Blue Beetle # 19
Blue Beetle has been settling into a tidy formula over the last five issues - Jaime fights a guest villain, picks up a bit more wisdom on how to be a superhero, and the book wraps up on a personal note, often with single-tear inducing epilogues. This ish hits all the marks: Giganta is the baddie, and her Kaiju Big Battel style rampage is one of the most exciting action set pieces in months (drawn with gusto by David Baldon, who redeems himself for giving Tim Drake and Jaime the same face last month). Jaimie learns a lesson in horrifying pseudo-science of pressure points, and the emotional moment belongs to his gringa gal pal, Brenda.
These self contained stories work in the same way Paul Dini's recent run on Detective did - the dialogue zips the plot along, the resolutions are smart and satisfying, and it's easy for new readers to pick up. But as regular reader, I'd like to get back into the meat of the alien invasion plot line introduced way back in issue #13. And speaking of 13, rising star Traci 13 shows up for about three minutes in this issue to confirm that she and Jamie are totally hooking up. A- AHR
Countdown to Adventure #2
The only good thing about an alternate earth where Nazis rule the world is that when freedom-loving heroes from other dimensions show up, they have carte blanche to do as many head-severing superpunches as they want without fear of moral compromise. Here, it's Forerunner who gets to do a few laps of nazi-smashin' in the second half of this two-story issue - the first half concerns the dreadfully uninteresting 52 outer-space story, but does feature Animal stomping on a car and Starfire in civvys. I haven't been reading Countdown closely enough to fully understand the Forerunners complicated and tragic back story but I like what I do know: she likes to kick, hit, aaaaand KICK! B AHR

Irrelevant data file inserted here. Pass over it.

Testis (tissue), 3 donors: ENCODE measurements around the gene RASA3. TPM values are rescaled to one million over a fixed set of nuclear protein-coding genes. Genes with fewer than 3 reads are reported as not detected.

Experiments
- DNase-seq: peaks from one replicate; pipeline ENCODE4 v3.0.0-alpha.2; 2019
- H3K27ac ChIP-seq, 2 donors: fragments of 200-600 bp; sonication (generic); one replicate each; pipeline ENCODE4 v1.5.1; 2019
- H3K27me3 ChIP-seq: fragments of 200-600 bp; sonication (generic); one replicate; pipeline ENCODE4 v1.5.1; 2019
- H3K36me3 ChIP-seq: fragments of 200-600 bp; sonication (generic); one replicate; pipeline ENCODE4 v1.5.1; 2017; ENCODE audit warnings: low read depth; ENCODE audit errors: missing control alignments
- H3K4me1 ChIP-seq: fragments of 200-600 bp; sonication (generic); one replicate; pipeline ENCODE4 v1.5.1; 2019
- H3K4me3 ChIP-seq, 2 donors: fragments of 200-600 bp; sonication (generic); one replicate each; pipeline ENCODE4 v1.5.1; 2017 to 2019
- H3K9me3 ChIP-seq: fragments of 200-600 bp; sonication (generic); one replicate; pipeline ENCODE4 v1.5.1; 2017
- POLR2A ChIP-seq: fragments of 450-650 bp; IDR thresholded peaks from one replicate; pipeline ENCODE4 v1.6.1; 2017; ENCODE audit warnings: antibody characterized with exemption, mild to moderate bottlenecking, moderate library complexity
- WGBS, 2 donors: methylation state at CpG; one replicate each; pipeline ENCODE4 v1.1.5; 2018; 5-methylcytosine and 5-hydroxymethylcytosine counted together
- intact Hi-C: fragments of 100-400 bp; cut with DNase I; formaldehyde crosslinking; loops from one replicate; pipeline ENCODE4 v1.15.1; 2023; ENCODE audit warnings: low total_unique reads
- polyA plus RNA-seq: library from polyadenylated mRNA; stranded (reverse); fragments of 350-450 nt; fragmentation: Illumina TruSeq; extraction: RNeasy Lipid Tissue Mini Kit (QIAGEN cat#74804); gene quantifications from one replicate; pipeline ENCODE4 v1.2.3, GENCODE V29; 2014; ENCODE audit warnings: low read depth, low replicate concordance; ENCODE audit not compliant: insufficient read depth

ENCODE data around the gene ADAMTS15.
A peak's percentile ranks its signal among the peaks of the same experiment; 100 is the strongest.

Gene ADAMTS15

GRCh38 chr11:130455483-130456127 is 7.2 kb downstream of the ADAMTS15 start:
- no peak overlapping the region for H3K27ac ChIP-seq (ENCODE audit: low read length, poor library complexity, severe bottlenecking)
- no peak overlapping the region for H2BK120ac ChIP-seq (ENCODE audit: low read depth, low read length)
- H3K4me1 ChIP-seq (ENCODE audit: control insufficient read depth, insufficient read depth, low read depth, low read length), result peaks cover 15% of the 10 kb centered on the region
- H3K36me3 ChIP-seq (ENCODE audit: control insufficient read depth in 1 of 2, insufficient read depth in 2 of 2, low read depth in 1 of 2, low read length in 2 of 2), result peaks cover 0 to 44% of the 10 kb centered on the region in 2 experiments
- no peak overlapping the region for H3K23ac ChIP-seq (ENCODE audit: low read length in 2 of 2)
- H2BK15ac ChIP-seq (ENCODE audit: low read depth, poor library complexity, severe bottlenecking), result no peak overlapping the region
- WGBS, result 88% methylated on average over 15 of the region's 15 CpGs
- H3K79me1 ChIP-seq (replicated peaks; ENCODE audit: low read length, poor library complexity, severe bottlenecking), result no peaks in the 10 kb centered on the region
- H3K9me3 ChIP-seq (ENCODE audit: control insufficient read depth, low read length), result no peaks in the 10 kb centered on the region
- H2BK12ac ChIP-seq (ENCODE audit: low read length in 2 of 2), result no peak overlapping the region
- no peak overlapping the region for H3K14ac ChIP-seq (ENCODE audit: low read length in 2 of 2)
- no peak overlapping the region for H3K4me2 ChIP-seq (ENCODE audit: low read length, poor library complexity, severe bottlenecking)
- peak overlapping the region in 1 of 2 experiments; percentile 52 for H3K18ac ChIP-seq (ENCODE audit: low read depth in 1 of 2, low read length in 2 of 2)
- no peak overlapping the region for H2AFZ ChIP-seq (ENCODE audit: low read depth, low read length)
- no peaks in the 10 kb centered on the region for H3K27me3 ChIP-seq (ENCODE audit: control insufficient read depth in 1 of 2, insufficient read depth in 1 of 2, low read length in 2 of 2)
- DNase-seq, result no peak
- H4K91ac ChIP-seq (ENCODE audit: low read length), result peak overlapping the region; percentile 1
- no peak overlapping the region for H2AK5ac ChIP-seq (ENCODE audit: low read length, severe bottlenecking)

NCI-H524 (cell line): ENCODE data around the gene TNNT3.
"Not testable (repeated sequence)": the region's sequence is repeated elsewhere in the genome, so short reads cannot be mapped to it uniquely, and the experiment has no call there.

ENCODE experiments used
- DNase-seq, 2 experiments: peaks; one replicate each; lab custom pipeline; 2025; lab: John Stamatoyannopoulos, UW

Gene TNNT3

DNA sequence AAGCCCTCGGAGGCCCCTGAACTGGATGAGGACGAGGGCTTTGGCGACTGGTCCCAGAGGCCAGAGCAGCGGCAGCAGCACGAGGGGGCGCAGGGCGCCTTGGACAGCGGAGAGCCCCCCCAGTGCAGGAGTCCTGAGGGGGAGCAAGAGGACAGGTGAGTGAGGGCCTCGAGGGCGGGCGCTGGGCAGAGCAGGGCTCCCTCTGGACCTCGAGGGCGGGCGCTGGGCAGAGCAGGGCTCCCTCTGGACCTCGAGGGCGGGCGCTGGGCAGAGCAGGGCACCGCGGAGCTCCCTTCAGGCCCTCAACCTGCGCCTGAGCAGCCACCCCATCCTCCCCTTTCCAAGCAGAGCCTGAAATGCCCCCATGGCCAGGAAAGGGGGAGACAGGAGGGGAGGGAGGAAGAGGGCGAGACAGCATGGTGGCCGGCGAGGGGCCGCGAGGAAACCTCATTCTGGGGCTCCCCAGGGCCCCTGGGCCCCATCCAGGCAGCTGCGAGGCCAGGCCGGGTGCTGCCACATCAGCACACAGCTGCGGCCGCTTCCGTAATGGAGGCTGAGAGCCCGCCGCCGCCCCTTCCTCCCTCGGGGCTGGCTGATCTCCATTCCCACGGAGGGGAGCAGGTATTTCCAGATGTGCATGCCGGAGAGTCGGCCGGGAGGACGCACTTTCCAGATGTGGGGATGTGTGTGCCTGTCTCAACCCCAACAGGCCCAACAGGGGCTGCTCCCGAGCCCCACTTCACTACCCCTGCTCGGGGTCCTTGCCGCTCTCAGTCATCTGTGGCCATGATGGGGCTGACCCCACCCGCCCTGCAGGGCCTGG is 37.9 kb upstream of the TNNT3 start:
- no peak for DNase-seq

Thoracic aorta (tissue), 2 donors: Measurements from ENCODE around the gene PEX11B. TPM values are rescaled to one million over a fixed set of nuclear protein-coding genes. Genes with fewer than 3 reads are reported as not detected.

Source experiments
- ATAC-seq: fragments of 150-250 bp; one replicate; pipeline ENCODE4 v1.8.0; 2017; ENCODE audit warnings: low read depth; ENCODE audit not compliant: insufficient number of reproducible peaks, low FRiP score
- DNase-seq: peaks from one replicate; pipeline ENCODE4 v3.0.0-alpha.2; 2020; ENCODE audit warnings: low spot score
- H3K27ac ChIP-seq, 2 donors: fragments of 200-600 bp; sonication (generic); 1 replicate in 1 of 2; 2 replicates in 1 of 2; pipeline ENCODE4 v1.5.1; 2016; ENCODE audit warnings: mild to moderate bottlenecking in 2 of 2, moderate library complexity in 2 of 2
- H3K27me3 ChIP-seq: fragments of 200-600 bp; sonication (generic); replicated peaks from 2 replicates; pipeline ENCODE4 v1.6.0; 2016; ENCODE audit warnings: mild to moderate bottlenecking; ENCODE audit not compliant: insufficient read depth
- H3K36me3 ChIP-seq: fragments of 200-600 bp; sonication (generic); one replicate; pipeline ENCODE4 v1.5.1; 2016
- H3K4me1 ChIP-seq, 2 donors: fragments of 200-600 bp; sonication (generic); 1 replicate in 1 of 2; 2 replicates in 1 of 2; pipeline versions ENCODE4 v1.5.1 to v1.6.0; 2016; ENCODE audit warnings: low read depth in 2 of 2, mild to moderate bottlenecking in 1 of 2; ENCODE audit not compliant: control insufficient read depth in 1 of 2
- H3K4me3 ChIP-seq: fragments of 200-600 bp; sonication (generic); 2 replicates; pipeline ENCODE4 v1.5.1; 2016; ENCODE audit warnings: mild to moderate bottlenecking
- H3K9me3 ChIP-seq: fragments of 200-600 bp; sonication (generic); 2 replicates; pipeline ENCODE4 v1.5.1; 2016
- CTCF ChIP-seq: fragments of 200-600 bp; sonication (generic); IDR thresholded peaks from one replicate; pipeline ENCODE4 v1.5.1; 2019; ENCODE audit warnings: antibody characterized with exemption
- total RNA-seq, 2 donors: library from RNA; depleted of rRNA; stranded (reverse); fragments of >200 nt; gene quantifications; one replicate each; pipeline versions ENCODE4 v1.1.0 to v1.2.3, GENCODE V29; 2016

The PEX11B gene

Avengers: The Initiative #6
I'm....I'm blind . Regular Initiative artist Stefano Caselli is MIA on this issue, and the jarring effect of seeing Dan Slott's script interpreted by young gun Steve Uy has caused my neural receptors to refuse the information my eyes attempted to relat. It's not as simple as a case of bad art - what drove me crazy is that the acting in this issue is terrible. Though the stiff body language and flat expressions seen here are not among the worst I've ever seen, artist Uy is at the serious disadvantage of filling in for an artist who has been creating the most vividly realized new characters in mainstream comics. Imagine watching a great movie with a fanatically talented cast, but when you come back from the bathroom all the characters are suddenly being played by first year drama students. The script might still be spot on, but nothing murders good dialogue like bad acting. Some important and surprising information is revealed in this issue, so regular readers may still want to check it out, but don't blame me if you're gripped with the impulse to hurl popcorn at the pages. D AHR